Meanwhile, Witherspoon attended Hillsboro High School in Davidson County and he went on to become an English teacher for the Metro school system. He also gave private music lessons and became the organist for the Brentwood United Methodist Church, a position he’d hold for more than 30 years.
In 1965, Witherspoon shuttered Wildwood mansion.
After the death of his father, he made the pragmatic decision to move into the lower house with his aunt and uncle, O’Dell and John. The mansion was difficult to maintain, had no central heating and was too big for one person.
“I didn’t really feel a sense of loss because I was still close to the house and could go up there if I wanted to. In fact, I had some books in a room that I made into a study, and I used it for a while.”
Around 1970, the family began selling off the antiques inside Wildwood. The only item Witherspoon refused to part with is an old piano that was shipped up the Mississippi River from New Orleans sometime in the early 1840s, he said. That piano still remains inside Wildwood.
It was during the 1970s that Witherspoon could feel a real change coming to Brentwood, he says.
“The growth was of course gradual, but accelerated after 1970 when the city was incorporated. Then things really began to develop.”
As Nashville grew, so did Brentwood. The predominately rural land was quickly giving way to sprawling subdivisions and mansions.
“It’s something I accepted as inevitable. I did like the feel of openness and the green pasture areas where you could drive and not see houses, but I feel like it’s something that was inevitable, considering our closeness to an expanding city like Nashville.
“One of the things that has bothered me about these large houses and subdivisions is that you have enormous mansion-like houses and very little space between them. I think if you have a great big house you ought to have several acres around it. But I accept the fact that’s not possible.”
Then, in 1984, John Holt decided to sell off almost 80 percent of his property land that became the Raintree Forest subdivision.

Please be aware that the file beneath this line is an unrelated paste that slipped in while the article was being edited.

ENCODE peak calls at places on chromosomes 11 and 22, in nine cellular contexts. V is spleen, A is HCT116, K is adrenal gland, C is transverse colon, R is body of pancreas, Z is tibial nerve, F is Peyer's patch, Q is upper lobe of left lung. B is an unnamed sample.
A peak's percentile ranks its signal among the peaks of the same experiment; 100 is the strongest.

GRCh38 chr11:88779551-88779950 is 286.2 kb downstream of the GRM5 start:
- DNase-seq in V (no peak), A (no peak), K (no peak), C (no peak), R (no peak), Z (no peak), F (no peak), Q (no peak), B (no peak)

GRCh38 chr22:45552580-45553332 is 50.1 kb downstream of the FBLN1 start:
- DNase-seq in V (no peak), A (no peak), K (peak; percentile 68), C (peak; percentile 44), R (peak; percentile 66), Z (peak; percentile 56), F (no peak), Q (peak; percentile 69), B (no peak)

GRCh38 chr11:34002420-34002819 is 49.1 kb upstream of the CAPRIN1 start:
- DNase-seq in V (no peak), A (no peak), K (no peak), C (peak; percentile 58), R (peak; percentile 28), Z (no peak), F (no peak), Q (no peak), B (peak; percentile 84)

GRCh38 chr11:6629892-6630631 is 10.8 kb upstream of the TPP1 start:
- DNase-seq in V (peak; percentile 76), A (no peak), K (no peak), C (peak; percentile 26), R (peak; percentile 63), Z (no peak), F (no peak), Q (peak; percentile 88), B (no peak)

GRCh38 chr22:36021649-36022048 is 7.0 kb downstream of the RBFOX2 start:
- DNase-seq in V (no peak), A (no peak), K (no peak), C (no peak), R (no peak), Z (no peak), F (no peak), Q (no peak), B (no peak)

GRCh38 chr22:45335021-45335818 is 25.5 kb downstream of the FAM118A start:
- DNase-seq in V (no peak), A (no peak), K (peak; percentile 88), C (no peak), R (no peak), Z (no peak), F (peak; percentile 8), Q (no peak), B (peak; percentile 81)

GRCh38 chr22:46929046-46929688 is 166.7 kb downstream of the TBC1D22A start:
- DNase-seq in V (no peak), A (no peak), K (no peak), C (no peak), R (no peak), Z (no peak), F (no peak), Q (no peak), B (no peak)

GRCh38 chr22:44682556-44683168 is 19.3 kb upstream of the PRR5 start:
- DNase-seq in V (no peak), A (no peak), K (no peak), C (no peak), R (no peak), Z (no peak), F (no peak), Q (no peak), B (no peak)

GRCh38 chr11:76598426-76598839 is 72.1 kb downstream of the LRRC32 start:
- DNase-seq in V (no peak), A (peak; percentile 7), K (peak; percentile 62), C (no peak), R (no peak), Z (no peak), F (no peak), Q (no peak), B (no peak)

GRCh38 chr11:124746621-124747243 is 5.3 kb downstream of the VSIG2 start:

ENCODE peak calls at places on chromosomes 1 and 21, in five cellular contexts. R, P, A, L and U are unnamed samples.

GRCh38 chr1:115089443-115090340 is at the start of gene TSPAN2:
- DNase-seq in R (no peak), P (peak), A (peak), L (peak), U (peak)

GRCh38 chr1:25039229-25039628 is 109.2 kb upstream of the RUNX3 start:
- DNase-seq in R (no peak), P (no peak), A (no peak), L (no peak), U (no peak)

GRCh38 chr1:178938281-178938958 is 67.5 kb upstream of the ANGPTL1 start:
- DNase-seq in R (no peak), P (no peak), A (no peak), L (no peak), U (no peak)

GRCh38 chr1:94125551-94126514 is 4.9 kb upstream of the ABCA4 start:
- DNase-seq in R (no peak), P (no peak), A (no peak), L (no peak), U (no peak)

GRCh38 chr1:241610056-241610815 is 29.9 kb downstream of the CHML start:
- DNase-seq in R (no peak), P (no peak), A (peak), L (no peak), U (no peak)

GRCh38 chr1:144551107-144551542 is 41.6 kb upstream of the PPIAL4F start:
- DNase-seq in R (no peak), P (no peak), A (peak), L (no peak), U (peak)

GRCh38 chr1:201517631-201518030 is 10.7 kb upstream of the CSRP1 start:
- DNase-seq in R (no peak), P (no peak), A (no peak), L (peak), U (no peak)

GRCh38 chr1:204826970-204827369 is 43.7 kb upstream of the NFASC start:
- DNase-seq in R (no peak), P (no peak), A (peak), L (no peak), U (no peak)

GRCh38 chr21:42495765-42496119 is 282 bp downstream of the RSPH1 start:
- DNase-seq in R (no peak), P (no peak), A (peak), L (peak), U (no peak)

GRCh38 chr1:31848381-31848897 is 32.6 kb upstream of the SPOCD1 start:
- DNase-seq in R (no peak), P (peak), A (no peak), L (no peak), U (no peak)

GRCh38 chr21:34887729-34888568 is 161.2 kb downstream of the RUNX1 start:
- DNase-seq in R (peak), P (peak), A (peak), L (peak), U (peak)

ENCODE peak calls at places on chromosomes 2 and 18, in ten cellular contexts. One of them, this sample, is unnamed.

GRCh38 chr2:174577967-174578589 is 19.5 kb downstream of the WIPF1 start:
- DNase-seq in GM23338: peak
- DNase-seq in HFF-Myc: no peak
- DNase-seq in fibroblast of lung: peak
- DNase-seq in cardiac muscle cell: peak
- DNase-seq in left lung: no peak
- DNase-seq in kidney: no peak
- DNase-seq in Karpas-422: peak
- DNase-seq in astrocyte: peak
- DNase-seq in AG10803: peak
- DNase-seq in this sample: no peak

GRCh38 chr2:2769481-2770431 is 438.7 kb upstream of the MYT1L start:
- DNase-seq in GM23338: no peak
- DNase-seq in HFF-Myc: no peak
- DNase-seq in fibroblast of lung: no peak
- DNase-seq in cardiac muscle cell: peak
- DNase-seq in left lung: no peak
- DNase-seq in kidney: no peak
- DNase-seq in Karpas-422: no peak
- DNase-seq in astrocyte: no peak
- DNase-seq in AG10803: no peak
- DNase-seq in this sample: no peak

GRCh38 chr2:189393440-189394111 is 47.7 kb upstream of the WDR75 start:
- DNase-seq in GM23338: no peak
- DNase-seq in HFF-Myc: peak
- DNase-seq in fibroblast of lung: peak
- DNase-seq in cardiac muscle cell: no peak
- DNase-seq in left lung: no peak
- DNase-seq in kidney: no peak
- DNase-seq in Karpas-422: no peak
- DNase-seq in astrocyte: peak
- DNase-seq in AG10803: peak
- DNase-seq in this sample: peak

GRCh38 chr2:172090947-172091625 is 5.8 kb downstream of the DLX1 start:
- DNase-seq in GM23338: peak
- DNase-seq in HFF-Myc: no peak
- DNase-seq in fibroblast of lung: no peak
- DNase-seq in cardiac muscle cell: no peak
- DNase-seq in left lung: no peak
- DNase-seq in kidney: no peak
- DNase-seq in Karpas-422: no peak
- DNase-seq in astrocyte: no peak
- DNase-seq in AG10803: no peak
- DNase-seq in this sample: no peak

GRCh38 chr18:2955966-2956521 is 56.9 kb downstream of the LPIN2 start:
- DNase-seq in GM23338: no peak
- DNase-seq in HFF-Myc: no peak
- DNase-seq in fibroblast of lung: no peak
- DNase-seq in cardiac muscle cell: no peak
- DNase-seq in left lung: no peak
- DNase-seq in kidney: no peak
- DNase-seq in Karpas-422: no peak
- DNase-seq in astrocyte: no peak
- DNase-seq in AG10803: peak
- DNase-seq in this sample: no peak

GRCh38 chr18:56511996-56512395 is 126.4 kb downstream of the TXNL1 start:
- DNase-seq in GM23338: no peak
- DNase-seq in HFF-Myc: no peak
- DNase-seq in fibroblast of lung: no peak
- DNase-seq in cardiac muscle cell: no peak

“My uncle felt at that time that he was 94, that he would not be around too much longer and felt the need to do something,” Witherspoon recalls. “We talked about it some and he said he was waiting for the recession of that period to be over and then he wanted to sell the property and I agreed with him that it was the best thing to do.”
Witherspoon reiterated similar sentiments when speaking of his own decision to sell the remaining 257 acres.
“I’m 87 and I’m not going to live another 50 years, I suppose. And I felt like I needed to consider doing something with the farm while I’m still able to make some judgments.”
Witherspoon will receive half of the $12 million from Pearl Street Partners and designate the other half for Brentwood United Methodist Church, as per aunt O’Dell Holt’s will.
Witherspoon never married and has no heirs.Ã‚Â He said it would have been nice to have someone to pass the farm to; that it’s what his aunt would have preferred.
“But as it happened, it did not turn out that way.”
As a part of the sale, he will be able to live the remainder of his life in the lower house. He hopes that the developer will be able to leave the front lawn as is, despite the construction to come.
Pearl Street Partners will also be responsible for a complete renovation of Wildwood mansion. The firm said they expect the sale to go through sometime next year, and declined to comment on future plans for the mansion and the property.
However, there is no doubt the land will soon be tamed, despite still having a wild feeling of just being discovered. Witherspoon’s comments to Brentwood Home Page were bookended by long periods of silence when asked if he will miss the land his family lived on for more than 300 years.
“There’ll be a change of course. And I may miss it, I don’t know. But I’m not going to let it worry me or bother me. I would be sorry to see some of the landscape be changed drastically I’m so used to looking to the back and seeing hills and pastures and so on. I know that will change. But I’m not going to let it bother me.”
Witherspoon has remained an active member of the community, especially with his church. Any other leftover proceeds from the property’s sale will go to the City of Brentwood, as mandated by another clause in O’Dell Holt’s will.
Yet, it should be noted the sale represents the end of the line for one of the oldest families in Brentwood’s history, and a reason to give pause for the ever-diminishing open space in an area caught between two burgeoning cities.
Witherspoon said he never thought of preservation as an option, like the Reese Smith Jr. family did with Ravenswood.
And yet, he said the sale is not cause for celebration
“I think it’s just something to pass.”
Staff writer Jonathan Romeo covers the city of Brentwood. Contact him at firstname.lastname@example.org.